Trade in goods between the two countries decreased for the fifth year in a row, while imports from Lithuania fell for the fourth consecutive year. During the first 9 months of 2016, the trade turnover fell by almost 20% compared to the same period in 2015, according to the Belarusian Statistical Office.
Investment cooperation became less optimistic than before, and the authorities of both countries are paying less attention to it. If in 2013 and 2014 the prime ministers of both countries attended Belarusian-Lithuanian economic forums, in 2015 and 2016 the level of representation decreased. The Belarusian delegation in 2016 was headed by the Deputy Minister of Economy.
The conflict surrounding the Astraviec NPP became a poison to Belarusian-Lithuanian relations. It seems that as long as Minsk and Vilnius continue to fight about the Belarusian nuclear plant, economic cooperation will not be a priority.
Education as a lifeline for elderly Belarusians?
In 2030 the number of elderly in Belarus will predictably reach 29,7% of the population. Life quality of seniors in Belarus is low and nothing indicates further improvement.
Instead of the pension age reform, elderly population needs an effective strategy of active ageing. One of the main tasks lies in providing educational opportunities for this group.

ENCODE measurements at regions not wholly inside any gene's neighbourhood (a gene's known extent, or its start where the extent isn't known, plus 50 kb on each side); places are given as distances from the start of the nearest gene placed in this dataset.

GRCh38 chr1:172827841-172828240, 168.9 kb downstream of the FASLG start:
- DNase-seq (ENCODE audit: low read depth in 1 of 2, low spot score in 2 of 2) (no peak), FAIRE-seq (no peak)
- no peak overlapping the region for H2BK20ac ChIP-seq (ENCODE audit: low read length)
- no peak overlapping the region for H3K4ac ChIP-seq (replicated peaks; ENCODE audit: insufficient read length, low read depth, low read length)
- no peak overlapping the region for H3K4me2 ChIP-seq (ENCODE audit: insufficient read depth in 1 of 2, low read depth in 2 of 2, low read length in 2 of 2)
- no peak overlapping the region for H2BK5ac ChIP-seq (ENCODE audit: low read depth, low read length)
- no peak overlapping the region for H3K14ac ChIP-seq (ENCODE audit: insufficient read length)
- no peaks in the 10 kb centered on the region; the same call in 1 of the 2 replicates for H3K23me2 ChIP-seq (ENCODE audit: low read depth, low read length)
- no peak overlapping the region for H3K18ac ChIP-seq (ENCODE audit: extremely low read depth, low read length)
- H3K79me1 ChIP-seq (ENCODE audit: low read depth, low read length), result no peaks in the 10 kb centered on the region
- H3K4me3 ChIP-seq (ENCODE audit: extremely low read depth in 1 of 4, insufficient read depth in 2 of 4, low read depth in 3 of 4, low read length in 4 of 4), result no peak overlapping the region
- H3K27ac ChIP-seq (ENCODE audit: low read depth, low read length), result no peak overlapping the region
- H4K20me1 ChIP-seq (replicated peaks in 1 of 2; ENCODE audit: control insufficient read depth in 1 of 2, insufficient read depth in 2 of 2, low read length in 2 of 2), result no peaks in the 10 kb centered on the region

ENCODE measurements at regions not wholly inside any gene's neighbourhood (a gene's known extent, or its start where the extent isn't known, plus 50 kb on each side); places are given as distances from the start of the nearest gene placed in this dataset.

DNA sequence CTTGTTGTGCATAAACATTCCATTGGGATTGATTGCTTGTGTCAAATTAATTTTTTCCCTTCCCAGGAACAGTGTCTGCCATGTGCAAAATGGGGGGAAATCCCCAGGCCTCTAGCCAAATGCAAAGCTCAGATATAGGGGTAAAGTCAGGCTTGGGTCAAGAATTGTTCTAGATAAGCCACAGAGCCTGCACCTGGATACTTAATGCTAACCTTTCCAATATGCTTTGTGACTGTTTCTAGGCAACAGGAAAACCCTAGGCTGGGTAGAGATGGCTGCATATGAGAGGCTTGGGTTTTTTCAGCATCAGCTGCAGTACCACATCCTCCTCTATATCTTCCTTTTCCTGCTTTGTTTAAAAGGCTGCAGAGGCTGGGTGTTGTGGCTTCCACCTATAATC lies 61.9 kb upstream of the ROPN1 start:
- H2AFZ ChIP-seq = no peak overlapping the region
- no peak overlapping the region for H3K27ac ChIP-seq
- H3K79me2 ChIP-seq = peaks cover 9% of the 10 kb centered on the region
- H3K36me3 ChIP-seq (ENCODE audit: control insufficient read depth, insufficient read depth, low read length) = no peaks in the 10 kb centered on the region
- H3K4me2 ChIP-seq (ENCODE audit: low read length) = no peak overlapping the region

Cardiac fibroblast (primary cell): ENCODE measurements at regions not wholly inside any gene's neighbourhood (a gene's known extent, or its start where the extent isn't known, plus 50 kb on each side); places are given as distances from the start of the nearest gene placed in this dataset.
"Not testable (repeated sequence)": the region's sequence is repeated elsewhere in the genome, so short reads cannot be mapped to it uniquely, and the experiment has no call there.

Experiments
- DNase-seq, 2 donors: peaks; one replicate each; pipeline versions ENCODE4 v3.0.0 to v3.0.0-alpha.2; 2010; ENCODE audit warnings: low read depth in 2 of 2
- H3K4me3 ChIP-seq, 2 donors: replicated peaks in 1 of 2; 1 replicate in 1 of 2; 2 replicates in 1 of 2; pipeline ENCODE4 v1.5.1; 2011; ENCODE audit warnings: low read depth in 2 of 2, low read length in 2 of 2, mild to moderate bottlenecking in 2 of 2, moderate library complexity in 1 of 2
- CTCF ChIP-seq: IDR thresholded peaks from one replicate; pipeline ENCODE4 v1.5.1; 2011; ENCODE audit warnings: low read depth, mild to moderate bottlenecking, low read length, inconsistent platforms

Despite the fast ageing of the country, Belarus demonstrated little experience in educating seniors, comparing to the neighbouring EU countries.
Education of seniors in Belarus: in search of the own model
As a response to ageing trends, in 1973 Pierre Vela opened the first “Third Age University” in the world, located in France. With the aim of better integration of elderly to the society, Vela’s university focused on the communication of younger and older population through education. Third Age Universities further formed the ideas of using a potential of elderly in economy, creating opportunities for intellectual, physical and social activation, building anti-discrimination environment for seniors.